You are here

Teacher of indiginous community in Canadian arctic wins US$1 million Global Teacher Prize 2017

Print Friendly and PDF

email share widget

Maggie MacDonnell, who teaches at the Ikusik School in Salluit, a remote innuit village nestled in the Canadian Arctic, has been named as the winner of the Varkey Foundation Global Teacher Prize 2017, awarded under the patronage of His Highness Sheikh Mohammed Bin Rashid Al Maktoum, the Vice President and Prime Minister of the United Arab Emirates and Ruler of Dubai.

The prize was handed to Maggie MacDonnell by His Highness Sheikh Mohammed bin Rashid Al Maktoum at a glittering ceremony.

Announced via a special video message from the International Space Station broadcast into the Global Teacher Prize ceremony, taking place at the Global Education and Skills Forum (GESF) 2017 in Dubai – Astronaut Thomas Pesquet said:

“I’d like to be the first person in history to thank all the world’s teachers from space.

“Congratulations Maggie. At least once a day, as we orbit the earth, I get a view of the Canadian arctic where you teach. You should see how beautiful it looks from 220 miles up. And it’s a place that you’re protecting by teaching the next generation how they can take care of it. Thank you Maggie and to all the world’s teachers. See you all back home”.

In a special congratulatory video message broadcast into the ceremony hall, Canadian Prime Minister Justin Trudeau, said:

“Maggie MacDonnell – on behalf of all Canadians – from one teacher to another - congratulations on winning the Global Teacher Prize 2017.

“You chose to teach at the Ikusik school in Salluit, a remote village in the Canadian Arctic. There are no roads to Salluit– it is only accessible by air and it gets cold, really cold. Minus twenty this time of year.

“I’d like to say thank you to every teacher out there. Teachers owe responsibilities to many people – to students, to parents, to the community, the school board. But in the end, as all great teachers know – they are ultimately responsible to something far greater. They are responsible to the future – and for the world that will be shaped by the children they teach”.

Now in its third year, the US $1 million award is the largest prize of its kind, and was set up to recognize one exceptional teacher who has made an outstanding contribution to the profession as well as to shine a spotlight on the important role teachers play in society.

Speaking on stage after being presented the award, Maggie MacDonnell said: “The nomination process created a means for more than 20,000 teachers to feel valued and revitalized and to have their professional commitment validated.

“On a personal note, I would like to invite my students to share in this award, as I have won this not for them but with them.”

After completing her Masters degree Maggie MacDonnell sought out opportunities to teach indigenous communities in Canada and for the last six years has been a teacher in the Canadian Arctic. In winter temperatures are minus 25C. There were six suicides in 2015, all affecting young males between the ages of 18 and 25.

Due to the harsh conditions there are very high rates of teacher turnover which is a significant barrier to education in the Arctic. Many teachers leave their post midway through the year, and many apply for stress leave.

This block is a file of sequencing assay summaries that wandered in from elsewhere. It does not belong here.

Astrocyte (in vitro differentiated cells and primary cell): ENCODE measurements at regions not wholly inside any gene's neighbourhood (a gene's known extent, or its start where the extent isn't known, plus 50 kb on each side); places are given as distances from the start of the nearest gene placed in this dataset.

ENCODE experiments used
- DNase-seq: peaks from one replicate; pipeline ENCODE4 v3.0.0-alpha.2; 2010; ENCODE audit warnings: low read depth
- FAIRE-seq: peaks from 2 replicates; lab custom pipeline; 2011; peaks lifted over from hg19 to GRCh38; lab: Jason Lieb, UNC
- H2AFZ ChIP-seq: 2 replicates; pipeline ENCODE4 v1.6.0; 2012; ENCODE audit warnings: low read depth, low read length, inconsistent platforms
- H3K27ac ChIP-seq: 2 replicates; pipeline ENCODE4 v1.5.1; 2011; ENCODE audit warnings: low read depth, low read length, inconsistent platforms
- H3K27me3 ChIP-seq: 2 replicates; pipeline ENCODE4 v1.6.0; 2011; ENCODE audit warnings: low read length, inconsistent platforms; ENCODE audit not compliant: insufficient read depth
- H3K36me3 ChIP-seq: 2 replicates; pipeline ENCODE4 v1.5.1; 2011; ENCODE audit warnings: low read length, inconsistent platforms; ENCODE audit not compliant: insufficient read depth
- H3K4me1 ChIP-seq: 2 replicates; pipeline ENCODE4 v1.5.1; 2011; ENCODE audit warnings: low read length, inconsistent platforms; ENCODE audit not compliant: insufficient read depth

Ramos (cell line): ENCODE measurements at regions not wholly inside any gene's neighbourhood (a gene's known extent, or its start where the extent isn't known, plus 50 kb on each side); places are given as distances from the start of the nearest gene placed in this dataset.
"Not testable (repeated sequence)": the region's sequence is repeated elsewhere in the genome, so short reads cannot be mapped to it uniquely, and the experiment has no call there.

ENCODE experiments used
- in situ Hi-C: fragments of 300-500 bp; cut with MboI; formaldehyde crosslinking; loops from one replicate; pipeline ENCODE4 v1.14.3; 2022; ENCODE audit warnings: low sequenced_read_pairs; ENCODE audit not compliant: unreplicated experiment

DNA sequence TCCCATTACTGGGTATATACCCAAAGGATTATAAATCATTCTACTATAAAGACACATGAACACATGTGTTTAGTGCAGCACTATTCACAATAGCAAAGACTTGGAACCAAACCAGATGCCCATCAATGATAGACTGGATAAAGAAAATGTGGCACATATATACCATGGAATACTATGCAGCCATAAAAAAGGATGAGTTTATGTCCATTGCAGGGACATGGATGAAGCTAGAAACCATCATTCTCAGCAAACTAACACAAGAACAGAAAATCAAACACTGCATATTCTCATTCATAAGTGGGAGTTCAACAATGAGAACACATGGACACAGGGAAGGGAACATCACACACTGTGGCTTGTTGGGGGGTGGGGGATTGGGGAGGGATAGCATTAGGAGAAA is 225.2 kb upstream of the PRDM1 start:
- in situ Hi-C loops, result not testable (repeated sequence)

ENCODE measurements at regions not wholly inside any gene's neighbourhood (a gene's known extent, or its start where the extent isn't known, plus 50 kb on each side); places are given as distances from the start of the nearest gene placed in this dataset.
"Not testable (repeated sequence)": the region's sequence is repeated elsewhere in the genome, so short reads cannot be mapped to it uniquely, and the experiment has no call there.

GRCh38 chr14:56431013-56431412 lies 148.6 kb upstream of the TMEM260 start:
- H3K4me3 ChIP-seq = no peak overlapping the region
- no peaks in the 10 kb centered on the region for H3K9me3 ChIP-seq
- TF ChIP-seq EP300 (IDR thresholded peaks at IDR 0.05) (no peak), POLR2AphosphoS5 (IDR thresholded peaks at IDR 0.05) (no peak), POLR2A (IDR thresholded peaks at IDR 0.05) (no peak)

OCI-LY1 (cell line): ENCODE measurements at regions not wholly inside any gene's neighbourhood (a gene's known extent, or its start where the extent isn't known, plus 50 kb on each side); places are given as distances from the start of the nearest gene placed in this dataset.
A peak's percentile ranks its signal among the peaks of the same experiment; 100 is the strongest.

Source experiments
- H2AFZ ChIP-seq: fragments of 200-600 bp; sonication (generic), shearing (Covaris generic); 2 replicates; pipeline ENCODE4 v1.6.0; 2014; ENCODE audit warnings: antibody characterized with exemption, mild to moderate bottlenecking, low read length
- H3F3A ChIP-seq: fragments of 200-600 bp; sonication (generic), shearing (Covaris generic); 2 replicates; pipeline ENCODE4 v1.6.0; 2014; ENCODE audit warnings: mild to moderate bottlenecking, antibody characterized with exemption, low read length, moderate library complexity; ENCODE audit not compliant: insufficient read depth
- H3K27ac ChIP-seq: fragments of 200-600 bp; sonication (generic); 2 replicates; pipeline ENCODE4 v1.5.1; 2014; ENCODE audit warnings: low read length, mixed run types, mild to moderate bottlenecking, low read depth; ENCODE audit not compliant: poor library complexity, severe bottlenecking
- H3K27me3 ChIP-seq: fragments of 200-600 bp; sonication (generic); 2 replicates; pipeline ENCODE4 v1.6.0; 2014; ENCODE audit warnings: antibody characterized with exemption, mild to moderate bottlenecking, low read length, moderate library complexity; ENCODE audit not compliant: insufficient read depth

There are tremendous gender issues in the Inuit region of Nunavik where teenage pregnancies are common and gender roles often burden young girls with large domestic duties. Also, in areas of high deprivation, isolation and limited resources, teenagers often turn to drinking and smoking, and even drugs and self-harm, as forms of escape and release.

Maggie’s whole approach has been about turning students from “problems” to “solutions”. She has created a life skills programme specifically for girls which has seen a 500 per cent improvement in girls’ registration. Maggie has also dramatically improved school attendance by getting her students involved in running a community kitchen, attending suicide prevention training and hiking through national parks to understand environmental stewardship. Maggie also established a fitness centre that has become a hub for youth and adults in the local community. It is relieving stress, helping young people grow stronger physically and mentally and bringing the whole community together in a profound and lasting way. Maggie has also been a temporary foster parent in the community, including to some of her own students.

With Italy being the GESF 2017 country partner, Italian Prime Minister Paolo Gentiloni, speaking via a special video message, said:

“We’re truly proud to be the country partner of the fifth Global Education & Skills Forum. We in Italy were so inspired by the brilliant idea of the Global Teacher Prize that we launched our own national teacher prize. You wouldn’t believe how much it has captured the public’s imagination. We have seen thousands of nominations - from Milan in the north of Italy to Naples in the south. But most importantly it has sparked thousands of conversations across our country about the role of teachers in society.”

In a video message broadcast into the ceremony, Prince Harry paid tribute to the work of teachers around the world. Prince Harry said:

“In addition to reading, writing and arithmetic, the very best teachers go beyond the pages of textbooks to teach young people about determination, aspiration, resilience and compassion. We will all face setbacks and challenges in our lives and our teachers play a vital role in preparing us for these ups and downs”.

Subscribe to our Free newsletter now!

Subscribe now and get the top stories delivered directly to your inbox

Outbrain